The Tale of One Bad Rat

Created by: Bryan Talbot

ISBN: 0224084704 (Amazon)

Pages: 136

The Tale of One Bad Rat

The Tale of One Bad Rat is one of those classics of the medium, one of those books that was an indelible footnote in the quest to prove that comics could be about more than just superheroes and melodrama. Whether Bryan Talbot’s intent or not, One Bad Rat became one of the arguments for comics being a medium of communication worth the same level of serious consideration as literature. Or if not literature, then at least the same sober reflection that cinema could garner. In a way, that’s kind of an unfair burden to saddle upon this slim graphic novella.

It’s not that Talbot’s exploration of abuse and homelessness and the by-turns-villainous-and-kind nature of the human animal is in any way bad, because it’s not. It’s more just that the book, as good as it is (in its way), doesn’t do very much to prove the medium. It hints at possibilities and broaches potential, but it doesn’t carry comics quite where they would need to be—at least in order to be taken seriously. Though I will grant that in 1994 this was a good step forward in the evolution of the medium and it’s not as if One Bad Rat doesn’t contribute anything to the argument.

One Bad Rat does two things for the medium. It presents a serious issue in a dramatically plausible way and it incorporates literary allusion in a largely worthwhile manner.

Young and homeless teen protagonist Helen plays refugee from two abusive parents, trying to muddle her way through a world that cannot make sense to a mind scarred so early and deeply by counterfeit love. Over the book’s first half, Talbot offers an empathetic look at how life outside of a home might play out. It’s a heavy read, though not so heartbreaking as it could be, largely because Talbot keeps the real problem off-screen and unspoken for most of the journey. Certainly there are allusions to the sinister throughout, but the true horror of her situation is never laid out gratuitously.

Beyond this, Talbot not only makes Helen an ardent fan of Beatrix Potter (her life and works), but skillfully uses that character-interest to build his story. Helen sees things in Potter-esque terms. For much of the second half of the Tale, she is accompanied by a human-sized rat, functioning as silent confidant. That Helen would grasp onto Potter’s history and millieu so strongly makes good sense in the world of Talbot’s telling and it gives one the sense that One Bad Rat is something more than just one more trite examination of abuse. Beatrix Potter becomes a talisman for Helen, one by which she hopes to find the strength to grow beyond her terrible past.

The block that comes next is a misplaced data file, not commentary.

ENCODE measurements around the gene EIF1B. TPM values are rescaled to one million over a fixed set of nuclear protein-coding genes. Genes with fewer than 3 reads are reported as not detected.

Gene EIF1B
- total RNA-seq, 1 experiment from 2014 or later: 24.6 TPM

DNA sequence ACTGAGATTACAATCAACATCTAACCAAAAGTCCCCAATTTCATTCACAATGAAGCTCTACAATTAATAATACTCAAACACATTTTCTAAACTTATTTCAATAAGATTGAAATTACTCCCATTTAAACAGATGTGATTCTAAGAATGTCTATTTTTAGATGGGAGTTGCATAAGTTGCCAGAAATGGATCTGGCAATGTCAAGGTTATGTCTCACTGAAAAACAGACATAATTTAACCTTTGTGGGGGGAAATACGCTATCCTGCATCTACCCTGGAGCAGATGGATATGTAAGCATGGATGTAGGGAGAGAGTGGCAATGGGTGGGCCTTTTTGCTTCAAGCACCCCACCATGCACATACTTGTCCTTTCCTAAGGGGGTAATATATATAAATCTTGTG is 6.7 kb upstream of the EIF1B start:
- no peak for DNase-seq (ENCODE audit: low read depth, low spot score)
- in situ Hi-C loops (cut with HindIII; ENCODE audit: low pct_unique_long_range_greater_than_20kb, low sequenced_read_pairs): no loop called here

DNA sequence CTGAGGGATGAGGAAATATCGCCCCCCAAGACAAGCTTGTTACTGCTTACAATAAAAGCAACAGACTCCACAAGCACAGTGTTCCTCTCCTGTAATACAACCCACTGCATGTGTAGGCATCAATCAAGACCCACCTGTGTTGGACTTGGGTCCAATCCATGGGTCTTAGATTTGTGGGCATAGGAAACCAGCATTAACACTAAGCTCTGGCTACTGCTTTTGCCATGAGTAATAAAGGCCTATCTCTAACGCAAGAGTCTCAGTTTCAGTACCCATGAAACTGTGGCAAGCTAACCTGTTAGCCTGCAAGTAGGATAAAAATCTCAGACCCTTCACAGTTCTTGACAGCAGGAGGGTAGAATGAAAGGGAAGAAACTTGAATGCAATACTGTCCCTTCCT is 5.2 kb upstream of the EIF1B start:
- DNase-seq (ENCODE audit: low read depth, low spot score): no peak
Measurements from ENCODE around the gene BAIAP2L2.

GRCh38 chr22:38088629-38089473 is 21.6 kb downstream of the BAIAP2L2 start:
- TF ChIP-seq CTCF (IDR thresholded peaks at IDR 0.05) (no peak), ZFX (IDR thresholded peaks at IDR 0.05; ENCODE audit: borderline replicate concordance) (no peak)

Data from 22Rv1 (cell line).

And it all almost entirely works. Almost.

The first problem is likely less Talbot’s fault and more mine for not having the patience to read dialogue that is written in dialect. One Bad Rat takes place in Britain (specifically in the city and in the lushly-illustrated environs around where Potter wrote her own famous Tales) and some characters speak with one variety or another of British English. And Talbot writes his dialects out phonetically. This is problematic, especially for those readers unfamiliar with the ins and outs of various dialects. It only takes a few moments, hopefully, for a reader to understand that “gel” is just an abhorrent pronunciation of “girl,” but those moments serve to interrupt flow and create a distance between the story and the reader.

There is of course the possibility that this was Talbot’s intent and that Helen herself is having the same difficulty understanding these persons as we are—though she never lets on that this is the case.

The other problem is the final device: a Beatrix-Potter–style tale designed to show us Helen’s growth and vector for rehabilitation. It’s a good idea and is worked into the story well and believably, but it was pages longer than its use merited. The writing was, I suppose, a reasonable facsimile of Potter’s style (though perhaps approximating one of her lesser stories) and reframes Helen’s arc in a sometimes-amusing fashion. Still, it just seemed to go on and on and in the end probably wasn’t worth the effort. (For Helen, it obviously would have been, but she’s still just a kid and even kids who become adept at copying their favourite tales or art styles rarely have the discipline to know when to reign in their excesses.)

Apart from these few complaints, the art is marvelous and Talbot excels both in his depictions of landscape and his framing of scenes. Even (and sometimes especially) his quiet contemplative scenes pack a subdued dramatic power due wholly to the particular vantage he grants the reader. All told, a good book that suffers for the burden that had been unfairly placed upon it as the medium developed (much the same as with Spiegelman’s Maus).

Somebody doesn’t appreciate cats.



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